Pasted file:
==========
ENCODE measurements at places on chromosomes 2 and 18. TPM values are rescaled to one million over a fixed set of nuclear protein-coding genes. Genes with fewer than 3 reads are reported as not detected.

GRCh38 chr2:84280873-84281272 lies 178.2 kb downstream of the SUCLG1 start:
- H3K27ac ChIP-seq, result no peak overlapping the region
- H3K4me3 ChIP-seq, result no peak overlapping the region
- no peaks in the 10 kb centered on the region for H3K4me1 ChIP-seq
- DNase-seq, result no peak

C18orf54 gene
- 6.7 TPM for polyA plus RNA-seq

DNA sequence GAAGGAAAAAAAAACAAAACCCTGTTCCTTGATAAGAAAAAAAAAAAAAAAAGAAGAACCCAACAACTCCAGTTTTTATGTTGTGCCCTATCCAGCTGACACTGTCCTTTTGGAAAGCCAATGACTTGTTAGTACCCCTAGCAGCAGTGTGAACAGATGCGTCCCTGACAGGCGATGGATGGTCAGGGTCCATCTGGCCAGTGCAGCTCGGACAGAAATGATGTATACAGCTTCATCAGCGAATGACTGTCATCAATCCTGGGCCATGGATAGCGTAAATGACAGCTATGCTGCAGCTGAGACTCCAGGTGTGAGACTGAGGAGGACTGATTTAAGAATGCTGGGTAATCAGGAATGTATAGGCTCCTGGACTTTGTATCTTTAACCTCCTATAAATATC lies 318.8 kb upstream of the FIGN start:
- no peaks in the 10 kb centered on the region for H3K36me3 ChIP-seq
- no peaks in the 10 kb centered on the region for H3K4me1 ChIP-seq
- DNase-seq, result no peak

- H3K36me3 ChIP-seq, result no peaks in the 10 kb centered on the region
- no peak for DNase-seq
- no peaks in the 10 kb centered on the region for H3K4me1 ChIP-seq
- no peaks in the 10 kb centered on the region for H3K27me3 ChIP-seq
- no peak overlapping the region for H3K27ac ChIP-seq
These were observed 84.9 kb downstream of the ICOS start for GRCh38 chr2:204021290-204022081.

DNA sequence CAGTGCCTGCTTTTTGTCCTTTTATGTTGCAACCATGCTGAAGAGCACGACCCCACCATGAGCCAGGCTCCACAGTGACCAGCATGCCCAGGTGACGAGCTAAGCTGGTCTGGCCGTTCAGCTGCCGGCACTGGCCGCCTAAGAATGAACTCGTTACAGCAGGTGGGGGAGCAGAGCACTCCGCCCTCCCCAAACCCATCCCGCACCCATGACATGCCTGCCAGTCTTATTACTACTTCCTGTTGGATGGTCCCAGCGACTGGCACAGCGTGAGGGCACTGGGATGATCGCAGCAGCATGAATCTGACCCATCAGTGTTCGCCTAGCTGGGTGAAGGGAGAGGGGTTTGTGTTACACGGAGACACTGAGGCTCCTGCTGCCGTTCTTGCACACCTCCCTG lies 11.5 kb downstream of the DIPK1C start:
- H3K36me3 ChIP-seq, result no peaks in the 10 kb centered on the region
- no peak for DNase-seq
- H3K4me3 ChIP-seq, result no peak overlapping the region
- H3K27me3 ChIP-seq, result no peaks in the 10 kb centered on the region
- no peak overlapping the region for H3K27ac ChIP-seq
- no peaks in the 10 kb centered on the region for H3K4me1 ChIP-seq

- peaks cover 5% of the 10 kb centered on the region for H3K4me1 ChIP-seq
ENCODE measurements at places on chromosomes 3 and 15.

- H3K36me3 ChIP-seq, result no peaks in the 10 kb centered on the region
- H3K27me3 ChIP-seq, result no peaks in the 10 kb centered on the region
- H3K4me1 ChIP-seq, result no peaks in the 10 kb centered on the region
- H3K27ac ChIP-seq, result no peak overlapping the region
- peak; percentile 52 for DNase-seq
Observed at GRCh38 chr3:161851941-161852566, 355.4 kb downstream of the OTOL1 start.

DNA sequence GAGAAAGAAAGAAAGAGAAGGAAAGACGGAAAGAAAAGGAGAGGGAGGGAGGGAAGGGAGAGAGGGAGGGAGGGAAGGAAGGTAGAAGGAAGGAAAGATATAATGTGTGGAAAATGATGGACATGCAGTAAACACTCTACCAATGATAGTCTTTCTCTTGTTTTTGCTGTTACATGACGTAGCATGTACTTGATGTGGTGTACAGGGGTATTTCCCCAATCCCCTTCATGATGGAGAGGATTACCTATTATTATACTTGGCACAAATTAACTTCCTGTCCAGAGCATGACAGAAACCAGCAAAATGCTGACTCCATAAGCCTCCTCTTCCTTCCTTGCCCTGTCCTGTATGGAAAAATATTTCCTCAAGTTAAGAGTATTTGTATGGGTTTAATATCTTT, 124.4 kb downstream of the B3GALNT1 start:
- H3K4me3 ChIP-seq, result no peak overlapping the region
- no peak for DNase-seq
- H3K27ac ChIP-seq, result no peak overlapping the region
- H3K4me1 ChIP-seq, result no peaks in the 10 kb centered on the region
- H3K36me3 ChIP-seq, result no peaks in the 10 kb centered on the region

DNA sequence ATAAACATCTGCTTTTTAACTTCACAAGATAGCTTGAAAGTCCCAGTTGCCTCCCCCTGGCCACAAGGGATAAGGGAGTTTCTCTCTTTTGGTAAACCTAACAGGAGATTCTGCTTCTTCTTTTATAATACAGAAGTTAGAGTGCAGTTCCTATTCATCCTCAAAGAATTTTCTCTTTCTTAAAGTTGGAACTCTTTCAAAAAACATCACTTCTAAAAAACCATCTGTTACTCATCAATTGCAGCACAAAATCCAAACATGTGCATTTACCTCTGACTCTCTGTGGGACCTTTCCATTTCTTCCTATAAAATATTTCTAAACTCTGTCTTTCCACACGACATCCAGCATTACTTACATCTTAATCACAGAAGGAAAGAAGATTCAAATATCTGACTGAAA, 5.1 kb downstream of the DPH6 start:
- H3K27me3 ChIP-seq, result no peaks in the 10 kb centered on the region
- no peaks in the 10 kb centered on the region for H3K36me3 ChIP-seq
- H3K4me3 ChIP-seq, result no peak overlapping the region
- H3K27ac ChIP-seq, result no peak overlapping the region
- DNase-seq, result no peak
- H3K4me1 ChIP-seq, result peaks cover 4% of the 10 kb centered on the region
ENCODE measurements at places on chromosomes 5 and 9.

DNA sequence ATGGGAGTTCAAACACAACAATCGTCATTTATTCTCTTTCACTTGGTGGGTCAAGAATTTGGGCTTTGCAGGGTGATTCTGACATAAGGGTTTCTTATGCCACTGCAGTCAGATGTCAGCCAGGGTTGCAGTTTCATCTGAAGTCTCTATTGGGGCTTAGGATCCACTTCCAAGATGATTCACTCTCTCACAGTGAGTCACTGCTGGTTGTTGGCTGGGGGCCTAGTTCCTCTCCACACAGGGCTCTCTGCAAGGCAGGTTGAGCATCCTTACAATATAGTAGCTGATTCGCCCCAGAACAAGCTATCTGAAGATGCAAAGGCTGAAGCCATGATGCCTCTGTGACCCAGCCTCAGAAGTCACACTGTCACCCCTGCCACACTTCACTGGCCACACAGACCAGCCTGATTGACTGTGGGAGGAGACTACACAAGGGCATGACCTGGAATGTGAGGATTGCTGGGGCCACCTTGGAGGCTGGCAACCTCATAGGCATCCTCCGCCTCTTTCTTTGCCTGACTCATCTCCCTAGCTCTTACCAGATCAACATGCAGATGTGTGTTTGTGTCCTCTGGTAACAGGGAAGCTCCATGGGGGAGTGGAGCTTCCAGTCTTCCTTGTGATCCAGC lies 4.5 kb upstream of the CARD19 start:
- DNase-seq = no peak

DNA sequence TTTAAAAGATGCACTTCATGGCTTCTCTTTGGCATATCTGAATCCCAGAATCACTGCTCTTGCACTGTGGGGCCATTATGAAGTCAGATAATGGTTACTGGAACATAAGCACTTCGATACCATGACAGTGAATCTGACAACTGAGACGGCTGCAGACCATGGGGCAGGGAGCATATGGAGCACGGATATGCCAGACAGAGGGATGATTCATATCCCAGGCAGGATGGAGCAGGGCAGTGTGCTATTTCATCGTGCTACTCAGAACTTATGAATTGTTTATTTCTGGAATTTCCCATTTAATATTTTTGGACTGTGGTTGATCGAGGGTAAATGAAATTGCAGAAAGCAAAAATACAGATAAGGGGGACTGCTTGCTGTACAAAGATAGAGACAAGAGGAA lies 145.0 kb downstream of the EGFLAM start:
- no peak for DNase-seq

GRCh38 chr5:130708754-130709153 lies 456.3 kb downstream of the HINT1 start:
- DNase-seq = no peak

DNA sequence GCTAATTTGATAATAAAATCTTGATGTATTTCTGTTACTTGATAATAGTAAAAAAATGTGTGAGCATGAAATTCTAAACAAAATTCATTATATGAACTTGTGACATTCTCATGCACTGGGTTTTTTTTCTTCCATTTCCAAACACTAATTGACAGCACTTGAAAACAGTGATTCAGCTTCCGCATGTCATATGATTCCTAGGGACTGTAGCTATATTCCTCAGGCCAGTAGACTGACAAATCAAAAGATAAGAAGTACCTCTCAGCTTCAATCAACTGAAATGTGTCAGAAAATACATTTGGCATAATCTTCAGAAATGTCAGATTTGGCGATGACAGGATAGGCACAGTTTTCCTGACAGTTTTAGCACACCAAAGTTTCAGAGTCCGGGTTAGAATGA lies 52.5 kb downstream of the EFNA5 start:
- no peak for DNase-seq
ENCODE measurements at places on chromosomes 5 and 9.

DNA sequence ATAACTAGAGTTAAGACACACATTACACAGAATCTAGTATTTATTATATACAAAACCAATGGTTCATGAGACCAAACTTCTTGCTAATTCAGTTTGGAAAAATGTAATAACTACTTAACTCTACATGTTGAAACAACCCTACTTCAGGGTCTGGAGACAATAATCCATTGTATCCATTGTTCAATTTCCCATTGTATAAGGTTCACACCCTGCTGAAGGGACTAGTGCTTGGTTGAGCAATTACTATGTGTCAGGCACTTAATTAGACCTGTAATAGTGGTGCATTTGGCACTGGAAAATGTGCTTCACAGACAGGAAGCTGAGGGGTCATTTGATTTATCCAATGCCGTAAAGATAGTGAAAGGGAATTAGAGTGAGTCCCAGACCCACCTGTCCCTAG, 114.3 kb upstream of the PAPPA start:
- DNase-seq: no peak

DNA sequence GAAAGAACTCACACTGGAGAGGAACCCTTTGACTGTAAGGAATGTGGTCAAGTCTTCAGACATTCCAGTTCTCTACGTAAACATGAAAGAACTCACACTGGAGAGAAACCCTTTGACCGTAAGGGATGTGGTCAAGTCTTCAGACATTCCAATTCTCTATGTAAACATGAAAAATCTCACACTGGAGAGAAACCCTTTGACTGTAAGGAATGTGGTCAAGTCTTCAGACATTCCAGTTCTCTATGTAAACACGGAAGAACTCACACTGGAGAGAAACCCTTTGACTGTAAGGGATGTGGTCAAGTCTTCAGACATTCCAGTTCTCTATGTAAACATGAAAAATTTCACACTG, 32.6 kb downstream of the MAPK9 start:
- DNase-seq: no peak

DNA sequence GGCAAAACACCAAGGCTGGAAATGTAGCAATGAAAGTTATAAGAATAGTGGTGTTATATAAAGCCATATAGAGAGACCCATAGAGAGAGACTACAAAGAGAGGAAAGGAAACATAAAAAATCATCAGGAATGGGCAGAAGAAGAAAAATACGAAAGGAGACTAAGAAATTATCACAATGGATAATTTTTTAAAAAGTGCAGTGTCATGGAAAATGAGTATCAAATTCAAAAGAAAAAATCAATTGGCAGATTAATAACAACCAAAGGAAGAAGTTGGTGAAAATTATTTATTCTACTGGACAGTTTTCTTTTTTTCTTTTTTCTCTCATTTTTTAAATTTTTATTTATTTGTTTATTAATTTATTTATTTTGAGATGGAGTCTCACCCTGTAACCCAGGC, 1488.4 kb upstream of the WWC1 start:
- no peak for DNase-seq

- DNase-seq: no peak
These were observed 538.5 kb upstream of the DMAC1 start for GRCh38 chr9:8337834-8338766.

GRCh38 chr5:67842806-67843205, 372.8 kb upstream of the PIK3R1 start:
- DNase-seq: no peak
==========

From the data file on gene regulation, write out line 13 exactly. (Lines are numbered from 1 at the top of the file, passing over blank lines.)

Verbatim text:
- H3K36me3 ChIP-seq, result no peaks in the 10 kb centered on the region